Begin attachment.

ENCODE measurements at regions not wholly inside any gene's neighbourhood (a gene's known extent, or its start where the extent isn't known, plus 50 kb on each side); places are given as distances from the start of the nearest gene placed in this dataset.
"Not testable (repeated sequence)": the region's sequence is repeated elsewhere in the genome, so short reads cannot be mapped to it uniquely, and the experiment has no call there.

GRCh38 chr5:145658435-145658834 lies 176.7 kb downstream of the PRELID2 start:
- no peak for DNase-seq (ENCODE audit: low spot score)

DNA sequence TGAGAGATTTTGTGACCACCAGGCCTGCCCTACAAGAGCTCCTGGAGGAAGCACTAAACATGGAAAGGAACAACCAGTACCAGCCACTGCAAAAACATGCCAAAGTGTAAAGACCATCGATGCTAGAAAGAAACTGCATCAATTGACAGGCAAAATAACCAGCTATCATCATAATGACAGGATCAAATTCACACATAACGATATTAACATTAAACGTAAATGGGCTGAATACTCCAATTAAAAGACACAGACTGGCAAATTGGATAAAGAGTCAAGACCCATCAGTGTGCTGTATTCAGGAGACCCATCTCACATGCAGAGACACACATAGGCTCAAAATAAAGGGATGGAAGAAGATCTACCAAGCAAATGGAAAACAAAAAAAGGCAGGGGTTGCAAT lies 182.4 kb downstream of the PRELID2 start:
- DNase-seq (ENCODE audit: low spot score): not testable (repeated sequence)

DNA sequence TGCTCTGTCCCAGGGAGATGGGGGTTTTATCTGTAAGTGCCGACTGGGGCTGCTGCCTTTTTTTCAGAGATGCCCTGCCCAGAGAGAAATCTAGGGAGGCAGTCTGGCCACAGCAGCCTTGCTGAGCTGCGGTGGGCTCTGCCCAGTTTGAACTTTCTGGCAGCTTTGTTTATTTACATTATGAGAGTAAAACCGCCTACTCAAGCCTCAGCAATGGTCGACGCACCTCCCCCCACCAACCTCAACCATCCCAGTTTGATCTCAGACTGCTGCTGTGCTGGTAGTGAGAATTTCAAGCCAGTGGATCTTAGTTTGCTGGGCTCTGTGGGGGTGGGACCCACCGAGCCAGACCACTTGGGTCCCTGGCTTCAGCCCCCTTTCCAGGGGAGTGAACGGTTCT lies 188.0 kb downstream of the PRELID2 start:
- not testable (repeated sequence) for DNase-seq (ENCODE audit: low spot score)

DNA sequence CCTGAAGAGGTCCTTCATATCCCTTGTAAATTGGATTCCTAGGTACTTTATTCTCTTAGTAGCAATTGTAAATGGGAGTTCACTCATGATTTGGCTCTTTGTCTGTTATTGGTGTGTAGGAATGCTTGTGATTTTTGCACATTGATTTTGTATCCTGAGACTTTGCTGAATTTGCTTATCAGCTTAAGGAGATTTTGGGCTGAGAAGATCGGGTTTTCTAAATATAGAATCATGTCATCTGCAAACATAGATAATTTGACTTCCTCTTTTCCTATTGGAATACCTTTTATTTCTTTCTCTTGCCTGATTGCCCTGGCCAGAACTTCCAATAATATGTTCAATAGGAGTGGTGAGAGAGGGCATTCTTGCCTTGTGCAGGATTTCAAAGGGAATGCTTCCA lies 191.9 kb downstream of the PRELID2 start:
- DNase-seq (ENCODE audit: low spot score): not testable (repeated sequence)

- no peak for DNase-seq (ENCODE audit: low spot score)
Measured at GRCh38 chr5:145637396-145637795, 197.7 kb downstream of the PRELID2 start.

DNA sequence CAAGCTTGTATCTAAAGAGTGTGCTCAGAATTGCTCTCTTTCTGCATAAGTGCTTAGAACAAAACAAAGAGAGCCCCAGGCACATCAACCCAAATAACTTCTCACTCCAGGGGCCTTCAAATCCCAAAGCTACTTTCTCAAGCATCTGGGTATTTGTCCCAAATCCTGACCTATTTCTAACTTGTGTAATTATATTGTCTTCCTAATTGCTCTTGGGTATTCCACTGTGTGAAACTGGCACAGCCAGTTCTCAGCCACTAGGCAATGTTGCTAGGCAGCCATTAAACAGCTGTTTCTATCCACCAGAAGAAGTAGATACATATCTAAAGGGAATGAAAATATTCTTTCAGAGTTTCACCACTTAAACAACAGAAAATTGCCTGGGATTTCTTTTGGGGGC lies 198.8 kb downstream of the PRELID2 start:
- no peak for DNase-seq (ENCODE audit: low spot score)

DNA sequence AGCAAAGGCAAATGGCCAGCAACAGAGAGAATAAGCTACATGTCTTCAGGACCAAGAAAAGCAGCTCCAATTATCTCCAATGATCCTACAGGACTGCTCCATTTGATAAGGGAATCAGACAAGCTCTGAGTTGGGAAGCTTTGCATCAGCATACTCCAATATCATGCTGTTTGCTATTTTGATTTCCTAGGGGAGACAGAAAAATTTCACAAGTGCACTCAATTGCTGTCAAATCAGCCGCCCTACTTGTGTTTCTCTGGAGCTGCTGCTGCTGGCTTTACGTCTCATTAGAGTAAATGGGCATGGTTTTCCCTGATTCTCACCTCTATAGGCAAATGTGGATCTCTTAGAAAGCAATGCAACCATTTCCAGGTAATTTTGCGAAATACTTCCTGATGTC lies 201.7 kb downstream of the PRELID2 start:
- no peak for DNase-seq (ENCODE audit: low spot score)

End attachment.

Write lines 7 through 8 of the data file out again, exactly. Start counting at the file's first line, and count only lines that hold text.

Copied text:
DNA sequence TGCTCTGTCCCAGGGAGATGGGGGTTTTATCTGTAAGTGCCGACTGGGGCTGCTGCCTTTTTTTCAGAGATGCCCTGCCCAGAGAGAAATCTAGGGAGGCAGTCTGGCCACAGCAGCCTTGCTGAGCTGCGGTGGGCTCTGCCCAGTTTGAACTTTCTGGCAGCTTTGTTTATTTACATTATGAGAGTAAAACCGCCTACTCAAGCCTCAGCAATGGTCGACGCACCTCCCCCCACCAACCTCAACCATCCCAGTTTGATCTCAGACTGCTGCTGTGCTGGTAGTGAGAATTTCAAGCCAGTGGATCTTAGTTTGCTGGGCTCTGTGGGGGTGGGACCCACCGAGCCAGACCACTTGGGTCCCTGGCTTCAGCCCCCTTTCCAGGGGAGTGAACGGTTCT lies 188.0 kb downstream of the PRELID2 start:
- not testable (repeated sequence) for DNase-seq (ENCODE audit: low spot score)